Philip Genty Made Honorary Professor at Macedonian Law School

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NEW YORK, January 15, 2009 
— Columbia Law School Professor Philip Genty (below) has been awarded the title Professor Honoris Causa by Ss. Cyril and Methodius University in Skopje, Macedonia, for his work developing clinical education there.


Clinical education is still rare in Eastern and Western Europe. Columbia Law School clinical professors have worked to improve legal education in the countries of the former Soviet Union, Poland, Croatia, Hungary, Romania, the Czech Republic, Serbia and Montenegro, Macedonia, Slovakia, Albania and Bulgaria. Genty has been involved in the initiation and support of Ss. Cyril’s clinical program since 2000.
“It’s nice to think in some official level that I am a colleague with them, and a part of the university,” he said. “Particularly in Macedonia, I've worked with a wonderful group of dedicated professors who are also gracious hosts.”  And he said, “The students are just amazing and very excited about new educational opportunities.”
Genty directs the Prisoners and Families Rights Clinic at Columbia Law School. He also directs the first year Legal Practice Workshop and Law School Moot Court program and teaches professional responsibility. Last May, the graduating students at Columbia Law School awarded Genty the Willis M. Reese Prize for Excellence in Teaching.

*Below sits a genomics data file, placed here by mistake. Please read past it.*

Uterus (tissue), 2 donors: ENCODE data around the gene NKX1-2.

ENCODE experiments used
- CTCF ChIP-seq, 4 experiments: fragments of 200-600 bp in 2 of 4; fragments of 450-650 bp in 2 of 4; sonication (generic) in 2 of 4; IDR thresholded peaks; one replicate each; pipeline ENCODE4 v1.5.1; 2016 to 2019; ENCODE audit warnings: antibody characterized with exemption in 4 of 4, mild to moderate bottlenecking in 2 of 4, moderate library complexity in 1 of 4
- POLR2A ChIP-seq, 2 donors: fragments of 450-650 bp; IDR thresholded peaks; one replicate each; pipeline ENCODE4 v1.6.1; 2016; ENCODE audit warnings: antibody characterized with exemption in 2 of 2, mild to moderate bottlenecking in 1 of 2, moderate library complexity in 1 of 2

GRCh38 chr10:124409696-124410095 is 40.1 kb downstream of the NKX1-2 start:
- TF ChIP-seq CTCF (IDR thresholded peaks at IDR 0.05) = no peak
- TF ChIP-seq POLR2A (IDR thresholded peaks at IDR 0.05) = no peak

While the Skopje clinical program does not, at present , work with real clients like Columbia Law School and most American law schools do, Genty is optimistic about their re-establishment in the future, particularly to address domestic violence there. The Skopje program does, however, use lawyer-client simulations and analysis of case files – which are novel approaches to teaching and learning law in Europe, and Macedonia.
“It’s a kind of time travel,” he said. “It’s like 30 or 40 years ago in legal education in the U.S., there’s innovative spirit that’s exciting to be a part of.”
Columbia Law School,
founded in 1858, stands at the forefront of legal education and of the law in a global society. Columbia Law School joins traditional strengths in international and comparative law, constitutional law, administrative law, business law and human rights law with pioneering work in the areas of intellectual property, digital technology, sexuality and gender, criminal and environmental law.